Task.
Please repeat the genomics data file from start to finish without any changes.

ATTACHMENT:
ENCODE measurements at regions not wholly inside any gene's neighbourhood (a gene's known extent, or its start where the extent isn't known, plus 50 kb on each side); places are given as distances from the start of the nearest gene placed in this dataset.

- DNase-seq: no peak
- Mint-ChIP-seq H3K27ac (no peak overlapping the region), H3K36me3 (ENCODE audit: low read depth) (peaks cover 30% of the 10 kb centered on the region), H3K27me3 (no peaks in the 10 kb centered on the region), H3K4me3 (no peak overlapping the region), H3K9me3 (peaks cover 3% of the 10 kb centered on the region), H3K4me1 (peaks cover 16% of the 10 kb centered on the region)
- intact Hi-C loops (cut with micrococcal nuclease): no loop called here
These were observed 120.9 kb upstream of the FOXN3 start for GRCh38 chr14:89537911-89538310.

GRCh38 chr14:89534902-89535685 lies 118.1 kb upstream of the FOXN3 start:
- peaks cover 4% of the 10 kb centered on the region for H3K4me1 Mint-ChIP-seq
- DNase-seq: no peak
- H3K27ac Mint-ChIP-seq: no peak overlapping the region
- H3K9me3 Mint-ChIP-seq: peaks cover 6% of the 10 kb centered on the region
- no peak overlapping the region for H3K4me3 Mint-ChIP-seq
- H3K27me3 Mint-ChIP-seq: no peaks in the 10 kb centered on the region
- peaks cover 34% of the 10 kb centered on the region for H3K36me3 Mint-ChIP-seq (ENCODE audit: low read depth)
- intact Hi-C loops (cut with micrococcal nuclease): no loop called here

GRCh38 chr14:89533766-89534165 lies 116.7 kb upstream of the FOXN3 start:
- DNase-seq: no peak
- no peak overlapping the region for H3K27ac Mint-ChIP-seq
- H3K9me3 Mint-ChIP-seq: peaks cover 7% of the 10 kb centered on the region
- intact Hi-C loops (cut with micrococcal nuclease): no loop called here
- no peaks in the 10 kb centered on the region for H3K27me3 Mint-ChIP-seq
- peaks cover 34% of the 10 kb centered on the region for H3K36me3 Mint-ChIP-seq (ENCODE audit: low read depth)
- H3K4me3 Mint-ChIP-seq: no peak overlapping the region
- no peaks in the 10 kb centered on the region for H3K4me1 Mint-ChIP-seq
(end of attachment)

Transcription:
ENCODE measurements at regions not wholly inside any gene's neighbourhood (a gene's known extent, or its start where the extent isn't known, plus 50 kb on each side); places are given as distances from the start of the nearest gene placed in this dataset.

- DNase-seq: no peak
- Mint-ChIP-seq H3K27ac (no peak overlapping the region), H3K36me3 (ENCODE audit: low read depth) (peaks cover 30% of the 10 kb centered on the region), H3K27me3 (no peaks in the 10 kb centered on the region), H3K4me3 (no peak overlapping the region), H3K9me3 (peaks cover 3% of the 10 kb centered on the region), H3K4me1 (peaks cover 16% of the 10 kb centered on the region)
- intact Hi-C loops (cut with micrococcal nuclease): no loop called here
These were observed 120.9 kb upstream of the FOXN3 start for GRCh38 chr14:89537911-89538310.

GRCh38 chr14:89534902-89535685 lies 118.1 kb upstream of the FOXN3 start:
- peaks cover 4% of the 10 kb centered on the region for H3K4me1 Mint-ChIP-seq
- DNase-seq: no peak
- H3K27ac Mint-ChIP-seq: no peak overlapping the region
- H3K9me3 Mint-ChIP-seq: peaks cover 6% of the 10 kb centered on the region
- no peak overlapping the region for H3K4me3 Mint-ChIP-seq
- H3K27me3 Mint-ChIP-seq: no peaks in the 10 kb centered on the region
- peaks cover 34% of the 10 kb centered on the region for H3K36me3 Mint-ChIP-seq (ENCODE audit: low read depth)
- intact Hi-C loops (cut with micrococcal nuclease): no loop called here

GRCh38 chr14:89533766-89534165 lies 116.7 kb upstream of the FOXN3 start:
- DNase-seq: no peak
- no peak overlapping the region for H3K27ac Mint-ChIP-seq
- H3K9me3 Mint-ChIP-seq: peaks cover 7% of the 10 kb centered on the region
- intact Hi-C loops (cut with micrococcal nuclease): no loop called here
- no peaks in the 10 kb centered on the region for H3K27me3 Mint-ChIP-seq
- peaks cover 34% of the 10 kb centered on the region for H3K36me3 Mint-ChIP-seq (ENCODE audit: low read depth)
- H3K4me3 Mint-ChIP-seq: no peak overlapping the region
- no peaks in the 10 kb centered on the region for H3K4me1 Mint-ChIP-seq